Recording Remote Video Podcast Interviews on Mac

I’m in the process of relaunching the Nonprofit Coffee Break and really want to be able to hold interviews and conversations with people. The technical question arose about how to go about doing this. For the audio portion of the podcast having separate tracks of the guest and myself would be nice, but not a deal breaker. However for the video production side of things I really wanted to have a high-resolution file of myself, and as high-resolution of each guest as possible. There is not an obvious way to achieve this.

First attempt: Camtasia for Mac.

So we already have this software to use for creating screen cast videos for other parts of Fresh Vine. It works really well to record yourself, and the screen as you walk through something. This software is used to create nearly every instructional video we’ve produced for Fresh Vine. Whenever you start a new recording it allows you to record the webcam, and all/portion of the screen. This seemed like the obvious solution except for one major issue. It records everything into their own proprietary file format. This means that after ever interview I would need to export out each video/audio track pair from Camtasia into something I could use in my video & audio editing software (Adobe Premier and Audition). Furthermore it wasn’t clear that I was actually getting separate audio tracks.

Second Attempt: Quicktime with some magic

You might not know this, but quick time allows you to record your screen, webcam, and audio. Even more it allows you to choose input devices for audio and video. This means that I can choose to record my webcam with my dedicated microphone and get nothing else. I could then record the screen and only capture the…. audio? Except there was no option to capture the audio from my mac with the screen capture (None, Internal Microphone, or my Yeti Stereo Microphone). These options would leave me with a video without any audio from my guest.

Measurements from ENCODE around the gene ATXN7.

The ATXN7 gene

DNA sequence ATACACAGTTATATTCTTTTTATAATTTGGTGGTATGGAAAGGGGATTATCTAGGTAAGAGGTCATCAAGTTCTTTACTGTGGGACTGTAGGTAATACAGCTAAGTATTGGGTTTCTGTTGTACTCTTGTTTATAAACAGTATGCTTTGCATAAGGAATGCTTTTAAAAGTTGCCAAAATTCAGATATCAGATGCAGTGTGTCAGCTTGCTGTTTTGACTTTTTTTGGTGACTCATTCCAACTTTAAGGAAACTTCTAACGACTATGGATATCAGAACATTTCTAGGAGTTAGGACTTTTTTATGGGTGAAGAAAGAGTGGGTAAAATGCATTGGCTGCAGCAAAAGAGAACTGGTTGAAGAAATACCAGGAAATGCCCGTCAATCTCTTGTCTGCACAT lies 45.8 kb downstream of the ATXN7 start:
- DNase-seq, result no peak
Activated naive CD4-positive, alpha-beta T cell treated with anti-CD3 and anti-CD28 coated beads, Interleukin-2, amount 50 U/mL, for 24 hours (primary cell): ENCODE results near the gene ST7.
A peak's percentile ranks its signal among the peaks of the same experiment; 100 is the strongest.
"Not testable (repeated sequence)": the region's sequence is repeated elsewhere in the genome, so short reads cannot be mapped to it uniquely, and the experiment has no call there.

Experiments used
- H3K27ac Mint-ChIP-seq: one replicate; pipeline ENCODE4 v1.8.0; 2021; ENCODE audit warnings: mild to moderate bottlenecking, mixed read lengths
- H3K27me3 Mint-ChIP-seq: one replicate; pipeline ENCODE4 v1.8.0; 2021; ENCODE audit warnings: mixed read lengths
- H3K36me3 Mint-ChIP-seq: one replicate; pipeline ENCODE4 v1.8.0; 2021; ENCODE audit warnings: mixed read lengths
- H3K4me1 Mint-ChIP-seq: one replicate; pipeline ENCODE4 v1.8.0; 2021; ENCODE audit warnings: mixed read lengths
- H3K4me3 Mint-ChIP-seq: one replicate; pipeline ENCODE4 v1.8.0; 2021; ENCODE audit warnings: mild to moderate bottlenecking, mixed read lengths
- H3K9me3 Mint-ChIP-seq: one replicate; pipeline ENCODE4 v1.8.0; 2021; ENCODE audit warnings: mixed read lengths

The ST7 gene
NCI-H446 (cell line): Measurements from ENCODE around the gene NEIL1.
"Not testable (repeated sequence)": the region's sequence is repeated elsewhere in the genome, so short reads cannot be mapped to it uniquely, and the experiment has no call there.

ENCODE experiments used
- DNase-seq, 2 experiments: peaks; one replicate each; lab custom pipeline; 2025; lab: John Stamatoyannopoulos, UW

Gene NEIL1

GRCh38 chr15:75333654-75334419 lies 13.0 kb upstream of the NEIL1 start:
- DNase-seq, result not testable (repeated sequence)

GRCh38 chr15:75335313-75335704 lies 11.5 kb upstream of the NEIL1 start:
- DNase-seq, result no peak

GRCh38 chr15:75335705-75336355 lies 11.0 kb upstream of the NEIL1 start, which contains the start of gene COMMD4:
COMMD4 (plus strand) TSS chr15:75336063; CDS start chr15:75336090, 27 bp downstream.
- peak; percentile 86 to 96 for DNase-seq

Enter the magic of Soundflower. This is a super basic free kernel extension that allows you to create a virtualized audio device. The most recent release is a beta release from 2014 that still works. After installing the extension (which you will likely need to give explicit permission to install in your System Preferences -> Security & Privacy settings) I followed the instructions on their page to create a new multi-output device. This allowed the audio to still pass through my speakers/headphones AND it would output to the newly available Soundflower (2ch) ‘microphone’.

Now for this to work for recording you need to set the volume you want your speakers at, and then switch your computers ‘sound output’ to use the new Multi-output device. Once you make this change you cannot adjust the volume of your internal speakers/headphones. Tip: In your sound preferences you can enable the ability to switch output devices from the menubar making this easier to manage.

Now when I go to prep the recording of the screen I choose to use the Soundflower (2ch) input. This will give me stereo input along with any screen captured video I record. In testing this out we found that none of my audio from my microphone appeared on the screen captured video. The ‘Movie Recording’ only included my audio and video.